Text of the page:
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Times of trouble.

Mexico City Mayor Manuel Lopez Obrador has picked his battle with President Vicente Fox, and no, it's not about fiscal reform or opening up the electricity sector, or, for that matter, anything the right and left usually fight about. The battle at hand, which has made it all the way to the Supreme Court, is whether denizens of the capital city will have to move their watches ahead one hour come May 1.

Daylight Savings Time has been a touchy subject in Mexico since it was adopted nationwide (with the exception of Sonora) by former President Ernesto Zedillo. But never has it unleashed such a violent storm of opposing opinions as when Lopez rejected Fox's Feb. mandate to move the clock's ahead for five months this summer.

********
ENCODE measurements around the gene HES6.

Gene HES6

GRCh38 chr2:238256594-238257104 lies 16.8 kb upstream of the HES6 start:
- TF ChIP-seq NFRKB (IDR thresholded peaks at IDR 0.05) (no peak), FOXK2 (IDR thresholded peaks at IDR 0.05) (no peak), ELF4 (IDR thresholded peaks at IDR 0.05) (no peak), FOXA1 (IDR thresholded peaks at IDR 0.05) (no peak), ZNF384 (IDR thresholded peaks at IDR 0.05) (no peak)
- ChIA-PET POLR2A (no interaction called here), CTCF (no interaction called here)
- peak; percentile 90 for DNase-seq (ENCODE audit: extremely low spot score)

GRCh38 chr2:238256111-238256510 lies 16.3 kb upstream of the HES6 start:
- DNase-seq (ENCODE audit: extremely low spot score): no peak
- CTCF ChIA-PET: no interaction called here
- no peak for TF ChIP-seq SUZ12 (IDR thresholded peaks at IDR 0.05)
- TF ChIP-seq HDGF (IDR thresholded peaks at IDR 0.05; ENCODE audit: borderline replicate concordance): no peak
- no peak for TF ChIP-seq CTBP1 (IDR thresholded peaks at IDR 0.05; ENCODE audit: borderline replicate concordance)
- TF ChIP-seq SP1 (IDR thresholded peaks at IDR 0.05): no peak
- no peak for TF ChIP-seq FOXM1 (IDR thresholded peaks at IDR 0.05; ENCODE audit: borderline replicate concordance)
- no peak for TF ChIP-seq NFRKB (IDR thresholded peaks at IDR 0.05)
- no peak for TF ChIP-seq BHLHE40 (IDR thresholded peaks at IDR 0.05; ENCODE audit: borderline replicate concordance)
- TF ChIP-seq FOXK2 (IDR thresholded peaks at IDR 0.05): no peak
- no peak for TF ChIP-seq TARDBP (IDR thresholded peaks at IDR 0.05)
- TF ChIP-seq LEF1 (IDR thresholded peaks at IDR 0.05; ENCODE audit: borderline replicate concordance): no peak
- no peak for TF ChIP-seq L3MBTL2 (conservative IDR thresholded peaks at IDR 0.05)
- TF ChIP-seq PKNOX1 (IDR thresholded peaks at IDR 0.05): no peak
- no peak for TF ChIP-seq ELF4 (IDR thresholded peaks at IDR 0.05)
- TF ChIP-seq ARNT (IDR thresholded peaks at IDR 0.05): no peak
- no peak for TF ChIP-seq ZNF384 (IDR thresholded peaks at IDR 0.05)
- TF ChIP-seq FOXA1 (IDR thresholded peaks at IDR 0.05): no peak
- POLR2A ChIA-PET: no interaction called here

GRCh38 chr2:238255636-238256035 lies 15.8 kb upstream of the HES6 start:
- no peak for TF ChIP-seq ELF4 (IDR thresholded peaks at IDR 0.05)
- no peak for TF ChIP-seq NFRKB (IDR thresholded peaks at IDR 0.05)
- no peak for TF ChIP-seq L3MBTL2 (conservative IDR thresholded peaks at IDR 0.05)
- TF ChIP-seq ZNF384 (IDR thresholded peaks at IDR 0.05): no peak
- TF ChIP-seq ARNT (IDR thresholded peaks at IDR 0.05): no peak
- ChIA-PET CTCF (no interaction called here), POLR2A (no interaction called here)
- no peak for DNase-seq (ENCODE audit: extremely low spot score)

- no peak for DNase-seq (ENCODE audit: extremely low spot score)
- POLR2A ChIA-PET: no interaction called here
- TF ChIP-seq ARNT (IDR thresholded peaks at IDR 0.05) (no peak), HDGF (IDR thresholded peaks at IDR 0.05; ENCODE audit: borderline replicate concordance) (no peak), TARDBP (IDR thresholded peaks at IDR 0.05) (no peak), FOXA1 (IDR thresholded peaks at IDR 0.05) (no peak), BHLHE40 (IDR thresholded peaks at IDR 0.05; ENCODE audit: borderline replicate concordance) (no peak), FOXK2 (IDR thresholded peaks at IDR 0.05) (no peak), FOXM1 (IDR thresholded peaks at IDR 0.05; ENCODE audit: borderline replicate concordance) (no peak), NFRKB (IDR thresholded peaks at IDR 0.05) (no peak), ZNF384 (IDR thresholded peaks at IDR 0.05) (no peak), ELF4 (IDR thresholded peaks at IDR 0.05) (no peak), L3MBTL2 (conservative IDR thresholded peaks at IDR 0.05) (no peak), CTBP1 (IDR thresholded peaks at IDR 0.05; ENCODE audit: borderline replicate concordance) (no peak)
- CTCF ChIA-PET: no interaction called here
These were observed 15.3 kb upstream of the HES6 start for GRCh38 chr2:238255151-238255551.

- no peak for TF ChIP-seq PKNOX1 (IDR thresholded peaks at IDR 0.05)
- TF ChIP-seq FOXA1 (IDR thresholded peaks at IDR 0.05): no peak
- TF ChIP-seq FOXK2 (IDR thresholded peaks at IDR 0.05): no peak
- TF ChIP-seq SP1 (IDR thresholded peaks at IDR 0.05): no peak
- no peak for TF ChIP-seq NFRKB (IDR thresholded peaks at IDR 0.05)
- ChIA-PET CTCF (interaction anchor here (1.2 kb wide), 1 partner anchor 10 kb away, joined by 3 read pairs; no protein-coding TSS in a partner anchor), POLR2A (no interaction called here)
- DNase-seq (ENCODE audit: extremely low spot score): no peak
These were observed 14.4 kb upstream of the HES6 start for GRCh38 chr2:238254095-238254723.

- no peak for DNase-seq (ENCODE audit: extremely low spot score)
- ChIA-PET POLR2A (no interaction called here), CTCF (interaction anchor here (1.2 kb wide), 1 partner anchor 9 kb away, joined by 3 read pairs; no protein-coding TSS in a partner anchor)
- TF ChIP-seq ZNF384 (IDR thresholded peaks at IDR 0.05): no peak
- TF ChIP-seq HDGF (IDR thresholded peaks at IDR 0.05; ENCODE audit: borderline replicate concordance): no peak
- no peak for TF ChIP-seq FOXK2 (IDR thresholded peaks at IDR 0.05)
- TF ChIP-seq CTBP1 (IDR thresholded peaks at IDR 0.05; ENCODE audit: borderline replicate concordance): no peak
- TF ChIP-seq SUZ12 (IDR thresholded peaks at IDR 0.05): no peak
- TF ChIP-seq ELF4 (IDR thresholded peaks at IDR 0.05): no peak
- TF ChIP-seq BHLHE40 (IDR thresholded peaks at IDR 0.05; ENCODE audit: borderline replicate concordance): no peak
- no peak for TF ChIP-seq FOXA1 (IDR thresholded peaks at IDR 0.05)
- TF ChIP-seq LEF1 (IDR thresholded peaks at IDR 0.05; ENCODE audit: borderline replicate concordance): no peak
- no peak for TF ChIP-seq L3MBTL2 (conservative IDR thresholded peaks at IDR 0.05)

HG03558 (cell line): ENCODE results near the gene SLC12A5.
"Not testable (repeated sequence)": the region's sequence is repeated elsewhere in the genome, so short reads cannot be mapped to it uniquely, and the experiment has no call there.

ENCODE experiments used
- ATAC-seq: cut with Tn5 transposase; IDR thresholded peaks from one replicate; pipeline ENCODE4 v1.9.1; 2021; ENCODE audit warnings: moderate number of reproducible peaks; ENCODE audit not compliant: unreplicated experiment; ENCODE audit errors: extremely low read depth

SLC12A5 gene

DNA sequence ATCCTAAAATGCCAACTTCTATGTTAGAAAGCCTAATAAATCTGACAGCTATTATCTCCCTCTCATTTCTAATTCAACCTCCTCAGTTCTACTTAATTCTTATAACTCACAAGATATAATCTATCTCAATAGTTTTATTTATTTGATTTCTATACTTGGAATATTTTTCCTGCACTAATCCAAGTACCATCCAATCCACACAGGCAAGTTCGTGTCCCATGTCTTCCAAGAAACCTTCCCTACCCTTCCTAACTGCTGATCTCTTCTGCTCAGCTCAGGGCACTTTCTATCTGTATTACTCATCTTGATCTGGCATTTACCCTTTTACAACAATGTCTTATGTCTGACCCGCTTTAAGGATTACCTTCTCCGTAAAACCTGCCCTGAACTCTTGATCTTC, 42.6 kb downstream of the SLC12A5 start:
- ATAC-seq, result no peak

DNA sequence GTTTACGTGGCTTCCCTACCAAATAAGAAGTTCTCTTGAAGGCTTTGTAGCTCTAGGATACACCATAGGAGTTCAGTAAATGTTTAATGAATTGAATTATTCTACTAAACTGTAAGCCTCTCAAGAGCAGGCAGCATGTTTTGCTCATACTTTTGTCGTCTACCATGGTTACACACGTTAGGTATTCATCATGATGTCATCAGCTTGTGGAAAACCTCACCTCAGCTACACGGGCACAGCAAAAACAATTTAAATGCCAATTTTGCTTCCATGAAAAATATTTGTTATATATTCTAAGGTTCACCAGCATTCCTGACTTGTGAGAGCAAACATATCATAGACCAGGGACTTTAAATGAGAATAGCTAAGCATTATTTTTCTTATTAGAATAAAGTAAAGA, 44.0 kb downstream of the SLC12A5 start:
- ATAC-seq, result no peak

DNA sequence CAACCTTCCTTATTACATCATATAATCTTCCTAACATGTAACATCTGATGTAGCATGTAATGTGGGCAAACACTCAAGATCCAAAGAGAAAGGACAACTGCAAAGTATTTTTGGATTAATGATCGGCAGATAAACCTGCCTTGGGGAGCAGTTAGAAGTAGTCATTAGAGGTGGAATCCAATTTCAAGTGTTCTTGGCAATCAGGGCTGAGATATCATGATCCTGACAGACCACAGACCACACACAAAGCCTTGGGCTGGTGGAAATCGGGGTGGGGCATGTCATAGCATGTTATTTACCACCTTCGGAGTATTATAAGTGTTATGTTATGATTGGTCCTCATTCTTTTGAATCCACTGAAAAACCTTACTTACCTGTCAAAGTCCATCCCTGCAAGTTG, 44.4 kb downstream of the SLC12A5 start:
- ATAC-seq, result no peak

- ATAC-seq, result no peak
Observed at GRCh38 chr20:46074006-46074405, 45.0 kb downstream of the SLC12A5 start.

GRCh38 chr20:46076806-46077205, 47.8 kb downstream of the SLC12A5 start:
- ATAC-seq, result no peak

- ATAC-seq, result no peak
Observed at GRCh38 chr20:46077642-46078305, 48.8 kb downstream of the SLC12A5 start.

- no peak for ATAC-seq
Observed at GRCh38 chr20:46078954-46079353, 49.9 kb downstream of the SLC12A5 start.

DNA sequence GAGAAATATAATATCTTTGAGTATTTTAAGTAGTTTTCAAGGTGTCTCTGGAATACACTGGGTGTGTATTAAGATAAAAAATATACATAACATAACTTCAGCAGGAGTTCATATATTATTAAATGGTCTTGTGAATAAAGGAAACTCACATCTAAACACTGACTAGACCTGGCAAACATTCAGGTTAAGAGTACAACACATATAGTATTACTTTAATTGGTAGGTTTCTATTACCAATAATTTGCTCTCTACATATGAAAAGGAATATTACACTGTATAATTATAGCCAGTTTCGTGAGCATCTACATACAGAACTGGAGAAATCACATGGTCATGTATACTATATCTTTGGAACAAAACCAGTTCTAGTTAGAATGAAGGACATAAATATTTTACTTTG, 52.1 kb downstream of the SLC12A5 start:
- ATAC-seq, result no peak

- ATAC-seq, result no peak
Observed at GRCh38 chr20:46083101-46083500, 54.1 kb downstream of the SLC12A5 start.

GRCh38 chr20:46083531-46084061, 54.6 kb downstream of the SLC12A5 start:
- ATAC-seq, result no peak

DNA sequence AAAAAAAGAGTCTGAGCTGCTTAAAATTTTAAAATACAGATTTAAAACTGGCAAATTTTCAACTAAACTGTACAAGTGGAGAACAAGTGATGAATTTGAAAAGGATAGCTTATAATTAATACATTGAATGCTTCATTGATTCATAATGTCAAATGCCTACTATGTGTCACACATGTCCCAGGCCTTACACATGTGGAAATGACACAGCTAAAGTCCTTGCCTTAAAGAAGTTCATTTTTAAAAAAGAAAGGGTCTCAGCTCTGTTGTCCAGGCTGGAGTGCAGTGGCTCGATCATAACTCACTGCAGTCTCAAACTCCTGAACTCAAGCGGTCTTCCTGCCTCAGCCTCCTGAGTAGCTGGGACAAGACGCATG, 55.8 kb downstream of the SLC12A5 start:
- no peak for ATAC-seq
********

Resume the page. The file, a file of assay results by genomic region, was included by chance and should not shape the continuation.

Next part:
Lopez says that Fox does not have the constitutional powers as president to mandate time changes, and has sent the question to the Supreme Court, which will decide on the matter by the end of April. Lopez also claims that the hour-change proponents' energy savings argument is "a fairy tale."

"In reality what exists are commitments between (the Mexican government) and the New York Stock Exchange so the markets will open at the same time. But I ask, "who will defend the people?'" Lopez told local press.

If Mexico City doesn't adopt the hour change, some observers have warned that the resulting time difference between D.F. federal buildings, schools and neighborhoods located in the State of Mexico and the rest of the city will cause confusion and chaos.
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Title Annotation:Mexico City time change
Author:Craddock, Catherine
Publication:Business Mexico
Article Type:Brief Article
Geographic Code:1MEX
Date:Apr 1, 2001
Next Article:Monkey business.

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